To tell the story of the Cave and Basin, as is the case with most written Canadian history, you’re really telling the story of the railway. Three Canadian Pacific Railway workers, William McCardell, his brother Tom, and their partner Frank McCabe discovered hot pools in a cave, while attempting to scale Sulphur Mountain in Banff in 1883. Crude boundaries were erected around the discovery, and equally crude plans were formed for potential profit. A log cabin marked the entryway for what would eventually become Canada’s first national park.
“… like some fantastic dream,” was how William described the discovery to the government at the time. Even then, as he laid claim to the site, McCardell saw potential for a tourist destination, and a revenue source to finish the railroad.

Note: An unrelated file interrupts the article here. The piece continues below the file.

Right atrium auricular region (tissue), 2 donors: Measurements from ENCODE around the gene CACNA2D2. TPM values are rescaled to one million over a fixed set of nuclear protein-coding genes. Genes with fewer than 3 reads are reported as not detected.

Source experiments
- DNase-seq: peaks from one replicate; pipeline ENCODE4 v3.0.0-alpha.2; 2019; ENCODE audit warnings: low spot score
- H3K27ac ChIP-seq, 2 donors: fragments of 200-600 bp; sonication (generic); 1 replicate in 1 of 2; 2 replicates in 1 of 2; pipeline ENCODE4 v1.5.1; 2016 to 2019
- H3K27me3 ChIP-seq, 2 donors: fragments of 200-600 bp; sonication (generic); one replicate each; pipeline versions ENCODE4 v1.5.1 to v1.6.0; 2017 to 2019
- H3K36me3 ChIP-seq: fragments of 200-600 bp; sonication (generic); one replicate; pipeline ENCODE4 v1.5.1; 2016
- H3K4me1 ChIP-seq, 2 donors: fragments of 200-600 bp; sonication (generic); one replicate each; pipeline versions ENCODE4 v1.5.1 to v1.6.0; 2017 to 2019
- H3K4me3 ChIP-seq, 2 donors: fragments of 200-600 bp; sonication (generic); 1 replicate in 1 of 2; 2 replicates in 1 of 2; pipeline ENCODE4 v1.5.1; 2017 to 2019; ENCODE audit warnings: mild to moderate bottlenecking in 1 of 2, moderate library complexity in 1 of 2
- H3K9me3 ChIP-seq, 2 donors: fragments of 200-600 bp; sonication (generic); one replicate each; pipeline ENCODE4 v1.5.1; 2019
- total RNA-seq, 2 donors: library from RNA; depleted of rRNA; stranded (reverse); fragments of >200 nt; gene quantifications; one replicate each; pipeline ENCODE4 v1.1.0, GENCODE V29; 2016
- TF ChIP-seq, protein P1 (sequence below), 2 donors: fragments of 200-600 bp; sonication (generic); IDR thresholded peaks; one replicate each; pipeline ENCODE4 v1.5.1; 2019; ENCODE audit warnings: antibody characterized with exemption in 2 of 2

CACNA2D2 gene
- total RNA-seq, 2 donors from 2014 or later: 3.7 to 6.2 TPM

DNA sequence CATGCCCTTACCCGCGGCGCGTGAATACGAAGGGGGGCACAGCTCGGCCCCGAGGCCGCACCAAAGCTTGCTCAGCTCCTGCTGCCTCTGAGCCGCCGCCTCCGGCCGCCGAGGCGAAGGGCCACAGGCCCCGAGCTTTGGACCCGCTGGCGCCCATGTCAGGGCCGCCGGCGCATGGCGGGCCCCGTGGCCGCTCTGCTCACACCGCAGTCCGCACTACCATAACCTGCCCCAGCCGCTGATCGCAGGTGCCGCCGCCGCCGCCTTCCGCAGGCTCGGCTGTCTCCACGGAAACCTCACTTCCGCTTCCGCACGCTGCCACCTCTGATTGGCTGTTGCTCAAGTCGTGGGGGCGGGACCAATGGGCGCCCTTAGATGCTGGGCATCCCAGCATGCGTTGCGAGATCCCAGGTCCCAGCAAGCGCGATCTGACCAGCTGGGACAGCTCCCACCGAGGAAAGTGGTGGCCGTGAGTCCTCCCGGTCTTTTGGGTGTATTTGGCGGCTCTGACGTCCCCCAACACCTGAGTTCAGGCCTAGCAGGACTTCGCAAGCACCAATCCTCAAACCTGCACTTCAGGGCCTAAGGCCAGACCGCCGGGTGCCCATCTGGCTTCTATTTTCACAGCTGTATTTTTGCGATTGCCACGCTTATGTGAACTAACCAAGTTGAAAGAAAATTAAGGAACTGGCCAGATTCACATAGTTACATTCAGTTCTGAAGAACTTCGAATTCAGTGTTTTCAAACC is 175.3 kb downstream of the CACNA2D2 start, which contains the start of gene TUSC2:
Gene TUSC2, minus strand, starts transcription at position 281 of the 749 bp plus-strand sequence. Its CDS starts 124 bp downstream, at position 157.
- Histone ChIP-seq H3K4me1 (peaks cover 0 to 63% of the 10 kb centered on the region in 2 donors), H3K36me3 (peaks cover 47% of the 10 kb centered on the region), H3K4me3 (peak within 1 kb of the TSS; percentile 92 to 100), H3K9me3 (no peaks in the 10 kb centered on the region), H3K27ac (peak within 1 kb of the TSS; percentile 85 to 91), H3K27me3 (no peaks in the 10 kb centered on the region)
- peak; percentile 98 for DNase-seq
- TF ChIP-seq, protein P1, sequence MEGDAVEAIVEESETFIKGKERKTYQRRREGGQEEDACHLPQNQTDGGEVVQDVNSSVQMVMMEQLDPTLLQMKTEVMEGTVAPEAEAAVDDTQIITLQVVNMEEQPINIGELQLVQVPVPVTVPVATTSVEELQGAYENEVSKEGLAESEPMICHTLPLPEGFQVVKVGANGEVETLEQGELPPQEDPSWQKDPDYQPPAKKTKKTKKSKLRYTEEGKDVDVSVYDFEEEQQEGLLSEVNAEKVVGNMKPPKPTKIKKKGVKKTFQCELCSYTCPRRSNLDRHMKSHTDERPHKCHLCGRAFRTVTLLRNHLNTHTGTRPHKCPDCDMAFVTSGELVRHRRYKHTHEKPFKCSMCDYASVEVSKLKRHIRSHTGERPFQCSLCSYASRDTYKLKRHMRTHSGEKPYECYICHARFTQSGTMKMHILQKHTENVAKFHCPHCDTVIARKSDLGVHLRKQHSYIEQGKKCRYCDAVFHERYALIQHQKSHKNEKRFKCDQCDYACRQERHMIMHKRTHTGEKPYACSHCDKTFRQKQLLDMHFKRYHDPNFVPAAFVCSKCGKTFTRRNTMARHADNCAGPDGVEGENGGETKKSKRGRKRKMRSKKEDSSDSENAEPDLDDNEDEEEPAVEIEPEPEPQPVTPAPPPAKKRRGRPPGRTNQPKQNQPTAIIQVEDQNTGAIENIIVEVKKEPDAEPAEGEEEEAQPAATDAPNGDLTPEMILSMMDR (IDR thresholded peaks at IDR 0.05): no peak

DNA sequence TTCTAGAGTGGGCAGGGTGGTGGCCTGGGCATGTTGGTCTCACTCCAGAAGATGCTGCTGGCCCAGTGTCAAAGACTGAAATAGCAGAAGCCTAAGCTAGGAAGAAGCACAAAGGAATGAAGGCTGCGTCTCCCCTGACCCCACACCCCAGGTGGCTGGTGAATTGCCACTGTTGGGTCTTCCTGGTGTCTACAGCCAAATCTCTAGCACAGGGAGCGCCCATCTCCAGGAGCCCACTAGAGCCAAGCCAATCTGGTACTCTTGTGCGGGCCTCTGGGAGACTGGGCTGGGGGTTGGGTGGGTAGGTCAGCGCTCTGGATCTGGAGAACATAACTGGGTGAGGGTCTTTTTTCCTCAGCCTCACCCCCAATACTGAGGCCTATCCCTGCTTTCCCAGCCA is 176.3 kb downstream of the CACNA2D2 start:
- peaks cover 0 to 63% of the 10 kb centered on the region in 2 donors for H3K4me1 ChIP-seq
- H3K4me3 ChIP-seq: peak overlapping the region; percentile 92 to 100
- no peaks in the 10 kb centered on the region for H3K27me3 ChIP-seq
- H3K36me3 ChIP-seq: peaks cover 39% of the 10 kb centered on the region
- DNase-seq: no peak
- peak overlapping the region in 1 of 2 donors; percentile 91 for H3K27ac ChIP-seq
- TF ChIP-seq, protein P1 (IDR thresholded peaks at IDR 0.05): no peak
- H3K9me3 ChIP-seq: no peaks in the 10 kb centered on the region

Legal battles ensued, but after all was said, the issue was resolved with the land turned into a 26 square-kilometre reserve in 1885. Two years later, that reserve expanded in the Rocky Mountains Park Act, to 665 square-kilometres. Since then, the park has been recognized as Canada’s first national park.
Perhaps the biggest achievement stemming from this act was that natural areas have since been viewed as a source of wealth for the country, and that national parks in Canada should belong to its people.
The Rocky Mountains National Park has since changed it’s name to the Banff National Park, but the legacy remains. There are 43 national parks, 167 historic sites, 4 marine parks, and a national urban park, all falling under the national parks system in Canada.
130 years of Canada’s natural history will be on display on November 27-28 when Alberta Beer Festivals brings the world’s most beautiful beer festival, the Banff Craft Beer Festival to the Cave and Basin National Historic Site. It will be a fun-filled night of Alberta’s craft breweries and Banff’s best pubs and eateries, all while taking in the beauty of the Rocky Mountains in the Banff National Park.